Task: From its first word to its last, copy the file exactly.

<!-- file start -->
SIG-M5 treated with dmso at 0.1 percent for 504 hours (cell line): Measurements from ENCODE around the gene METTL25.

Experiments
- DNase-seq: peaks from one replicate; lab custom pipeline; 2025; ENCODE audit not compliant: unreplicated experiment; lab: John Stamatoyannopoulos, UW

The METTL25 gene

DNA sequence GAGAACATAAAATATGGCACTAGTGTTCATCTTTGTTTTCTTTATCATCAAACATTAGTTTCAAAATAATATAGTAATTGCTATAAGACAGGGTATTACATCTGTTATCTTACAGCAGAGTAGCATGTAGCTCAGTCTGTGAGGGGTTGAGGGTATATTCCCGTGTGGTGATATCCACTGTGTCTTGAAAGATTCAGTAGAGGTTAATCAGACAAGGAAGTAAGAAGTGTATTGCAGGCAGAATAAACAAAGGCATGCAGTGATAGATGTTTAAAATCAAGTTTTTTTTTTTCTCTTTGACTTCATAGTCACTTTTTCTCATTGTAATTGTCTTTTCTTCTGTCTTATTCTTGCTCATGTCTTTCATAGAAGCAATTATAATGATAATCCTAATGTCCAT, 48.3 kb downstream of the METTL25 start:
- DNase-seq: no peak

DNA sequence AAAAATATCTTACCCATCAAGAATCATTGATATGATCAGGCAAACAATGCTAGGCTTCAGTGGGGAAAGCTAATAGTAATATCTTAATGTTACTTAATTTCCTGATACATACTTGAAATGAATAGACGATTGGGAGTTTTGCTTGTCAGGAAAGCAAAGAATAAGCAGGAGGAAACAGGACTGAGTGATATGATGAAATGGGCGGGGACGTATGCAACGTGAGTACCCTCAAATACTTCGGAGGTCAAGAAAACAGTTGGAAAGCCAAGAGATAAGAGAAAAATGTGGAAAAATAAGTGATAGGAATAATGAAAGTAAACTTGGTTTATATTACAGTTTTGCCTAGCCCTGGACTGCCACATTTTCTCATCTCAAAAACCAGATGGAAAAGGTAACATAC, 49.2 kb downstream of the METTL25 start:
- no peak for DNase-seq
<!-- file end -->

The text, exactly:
SIG-M5 treated with dmso at 0.1 percent for 504 hours (cell line): Measurements from ENCODE around the gene METTL25.

Experiments
- DNase-seq: peaks from one replicate; lab custom pipeline; 2025; ENCODE audit not compliant: unreplicated experiment; lab: John Stamatoyannopoulos, UW

The METTL25 gene

DNA sequence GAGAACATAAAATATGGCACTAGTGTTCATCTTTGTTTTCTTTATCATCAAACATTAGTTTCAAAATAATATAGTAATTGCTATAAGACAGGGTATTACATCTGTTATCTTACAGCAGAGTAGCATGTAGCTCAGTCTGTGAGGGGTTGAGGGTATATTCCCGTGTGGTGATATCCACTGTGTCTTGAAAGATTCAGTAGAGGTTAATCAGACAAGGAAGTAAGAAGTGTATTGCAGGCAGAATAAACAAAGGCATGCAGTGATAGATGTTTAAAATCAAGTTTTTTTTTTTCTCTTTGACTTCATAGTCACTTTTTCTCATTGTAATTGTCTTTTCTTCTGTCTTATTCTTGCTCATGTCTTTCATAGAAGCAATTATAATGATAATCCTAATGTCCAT, 48.3 kb downstream of the METTL25 start:
- DNase-seq: no peak

DNA sequence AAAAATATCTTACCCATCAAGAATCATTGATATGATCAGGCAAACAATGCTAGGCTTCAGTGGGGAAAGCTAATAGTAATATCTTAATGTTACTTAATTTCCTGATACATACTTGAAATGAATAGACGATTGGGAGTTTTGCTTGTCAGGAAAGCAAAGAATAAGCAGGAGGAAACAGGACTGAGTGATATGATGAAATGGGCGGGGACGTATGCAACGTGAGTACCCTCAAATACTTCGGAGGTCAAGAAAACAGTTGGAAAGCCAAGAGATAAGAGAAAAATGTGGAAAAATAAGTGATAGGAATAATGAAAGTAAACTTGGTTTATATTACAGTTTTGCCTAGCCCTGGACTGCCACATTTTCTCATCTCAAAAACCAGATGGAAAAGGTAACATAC, 49.2 kb downstream of the METTL25 start:
- no peak for DNase-seq